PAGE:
A LOBBY group has won the first part of its battle to stop 203 homes from being built on the Nelson-Colne boundary.
At the latest Pendle Council Colne and District Committee meeting, councillors decided to reject controversial plans for new properties on land off Knotts Lane, which were submitted by housing giant Persimmon Homes back in September.
For the past three months, the Get Knotted group have been working hard to try and prevent the proposals from being given the go-ahead, and chairman Glenn Cardwell said members have been left “very happy” with the results of the first vote.
The campaigners are now hopeful that anybody against the application will come and show their support at Pendle Council’s Development Management Committee.
Talking after the meeting, Mr Cardwell said: “We got a unanimous decision, which is more than we could have expected.
“The councillors at the meeting gave us praise for the work we have done, which is nice.
“We always knew that going to the Development Control Committee would be the next step. I am going to be talking to councillors at the meeting, and hopefully before that as well.
“I don’t know what the Development Committee will say, but I hope they see it in the same light as the District Committee — I don’t see how they can’t.
“We would like people to turn up on the 19th. Numbers speak volumes. It wouldn’t necessarily be to speak, but to support.”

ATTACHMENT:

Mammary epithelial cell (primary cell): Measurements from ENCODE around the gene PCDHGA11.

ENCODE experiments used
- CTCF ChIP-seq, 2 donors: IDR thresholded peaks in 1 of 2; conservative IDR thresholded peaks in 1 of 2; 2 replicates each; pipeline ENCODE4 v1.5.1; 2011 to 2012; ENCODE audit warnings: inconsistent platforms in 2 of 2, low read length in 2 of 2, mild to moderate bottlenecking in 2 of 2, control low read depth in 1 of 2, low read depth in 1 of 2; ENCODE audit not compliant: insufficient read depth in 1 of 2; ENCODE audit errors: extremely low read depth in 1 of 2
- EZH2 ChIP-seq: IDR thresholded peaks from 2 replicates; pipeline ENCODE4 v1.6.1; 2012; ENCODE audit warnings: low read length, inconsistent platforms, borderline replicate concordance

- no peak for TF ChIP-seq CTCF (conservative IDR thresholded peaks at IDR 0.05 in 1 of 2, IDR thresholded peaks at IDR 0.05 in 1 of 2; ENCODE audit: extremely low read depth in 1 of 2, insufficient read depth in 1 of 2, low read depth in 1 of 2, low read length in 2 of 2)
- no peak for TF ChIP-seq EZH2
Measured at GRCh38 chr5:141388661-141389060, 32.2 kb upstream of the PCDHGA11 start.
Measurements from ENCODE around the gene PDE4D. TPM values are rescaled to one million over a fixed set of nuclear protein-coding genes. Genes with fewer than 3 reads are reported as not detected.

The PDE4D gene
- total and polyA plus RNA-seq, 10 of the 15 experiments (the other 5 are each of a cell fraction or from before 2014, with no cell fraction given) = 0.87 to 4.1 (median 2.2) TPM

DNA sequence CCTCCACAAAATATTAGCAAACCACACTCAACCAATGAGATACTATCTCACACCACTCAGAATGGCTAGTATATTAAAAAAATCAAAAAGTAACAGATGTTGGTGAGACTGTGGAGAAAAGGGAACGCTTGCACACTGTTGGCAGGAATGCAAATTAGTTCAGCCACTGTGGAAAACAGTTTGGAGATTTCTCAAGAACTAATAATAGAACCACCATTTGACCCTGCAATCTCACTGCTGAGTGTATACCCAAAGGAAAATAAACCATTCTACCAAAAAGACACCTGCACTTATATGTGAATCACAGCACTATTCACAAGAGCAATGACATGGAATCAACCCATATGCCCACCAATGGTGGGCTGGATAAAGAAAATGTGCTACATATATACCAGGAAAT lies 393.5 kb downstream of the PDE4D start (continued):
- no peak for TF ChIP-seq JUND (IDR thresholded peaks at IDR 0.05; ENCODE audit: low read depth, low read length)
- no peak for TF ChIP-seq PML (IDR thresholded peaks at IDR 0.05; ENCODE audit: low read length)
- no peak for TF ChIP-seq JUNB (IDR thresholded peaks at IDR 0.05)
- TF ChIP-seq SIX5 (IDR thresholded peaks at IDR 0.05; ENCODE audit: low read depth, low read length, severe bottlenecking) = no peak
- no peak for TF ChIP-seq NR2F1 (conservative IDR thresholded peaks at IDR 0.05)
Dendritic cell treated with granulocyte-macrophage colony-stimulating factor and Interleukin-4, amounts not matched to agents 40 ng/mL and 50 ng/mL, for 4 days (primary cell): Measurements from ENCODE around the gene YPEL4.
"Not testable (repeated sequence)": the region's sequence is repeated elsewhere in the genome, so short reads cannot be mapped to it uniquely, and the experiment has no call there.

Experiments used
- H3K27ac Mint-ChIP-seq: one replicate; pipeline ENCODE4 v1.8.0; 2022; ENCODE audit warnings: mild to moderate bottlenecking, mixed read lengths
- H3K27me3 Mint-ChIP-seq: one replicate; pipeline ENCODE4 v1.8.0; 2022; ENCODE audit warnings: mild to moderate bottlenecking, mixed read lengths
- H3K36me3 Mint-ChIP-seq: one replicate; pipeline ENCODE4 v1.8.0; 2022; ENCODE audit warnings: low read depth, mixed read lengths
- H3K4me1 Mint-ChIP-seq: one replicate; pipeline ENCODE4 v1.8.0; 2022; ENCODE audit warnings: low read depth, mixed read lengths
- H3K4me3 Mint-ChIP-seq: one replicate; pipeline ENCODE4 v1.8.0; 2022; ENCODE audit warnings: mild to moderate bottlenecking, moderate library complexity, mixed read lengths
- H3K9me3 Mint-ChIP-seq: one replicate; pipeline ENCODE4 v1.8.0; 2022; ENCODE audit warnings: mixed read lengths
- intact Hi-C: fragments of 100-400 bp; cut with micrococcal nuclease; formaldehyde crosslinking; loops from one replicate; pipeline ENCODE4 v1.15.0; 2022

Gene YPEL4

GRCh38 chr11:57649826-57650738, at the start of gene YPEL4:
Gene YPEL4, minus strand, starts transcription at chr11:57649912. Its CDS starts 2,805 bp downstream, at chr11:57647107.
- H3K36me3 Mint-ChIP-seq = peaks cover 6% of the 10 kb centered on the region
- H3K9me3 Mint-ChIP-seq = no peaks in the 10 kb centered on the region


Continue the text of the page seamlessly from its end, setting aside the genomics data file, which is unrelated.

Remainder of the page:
The proposals relate to an area of land on the east side of Colne, with the boundary with Nelson on the west side.
If approved, they would include 16 two bedroom homes, 67 three bedroom homes, and 120 four bedroom homes, would include an area of open space in the centre of the site, and a further two areas of open space in countryside outside of the settlement limits for Colne.
Get Knotted’s reasons for objection include wildlife concerns, traffic problems and drainage issues, and councillors including Coun. Tony Greaves and Coun. Joe Cooney, also raised their fears on factors such as design, and open space.
Coun. Greaves said: “There are plenty of reasons we can put forward that will be accepted as reasonable reasons if it should go to appeal.”
David Penny, of the Green Party, also expressed his opinion that “priority is to be given to the use of existing buildings and brownfield sites”.
But Kevin Farrington, Persimmon’s technical director, said: “I think it’s probably important for me to say that, as a developer, we do develop a large proportion of brownfield sites.”
The decision was referred to Pendle Council’s Development Management Committee, after town hall solicitor Howard Culshaw was concerned the council would have costs awarded against it if the application went to appeal.
Pendle Council planning officer Neil Watson also recommended the plans for approval, and stated that a similar refusal in 2005 led to the council paying £34,000 in costs.
But fighting back Coun. Ann Kerrigan said: “We are now encouraged to look at planning issues along with the community.”
Pendle Council’s Development Management Committee meeting will take place on Wednesday at Nelson Town Hall.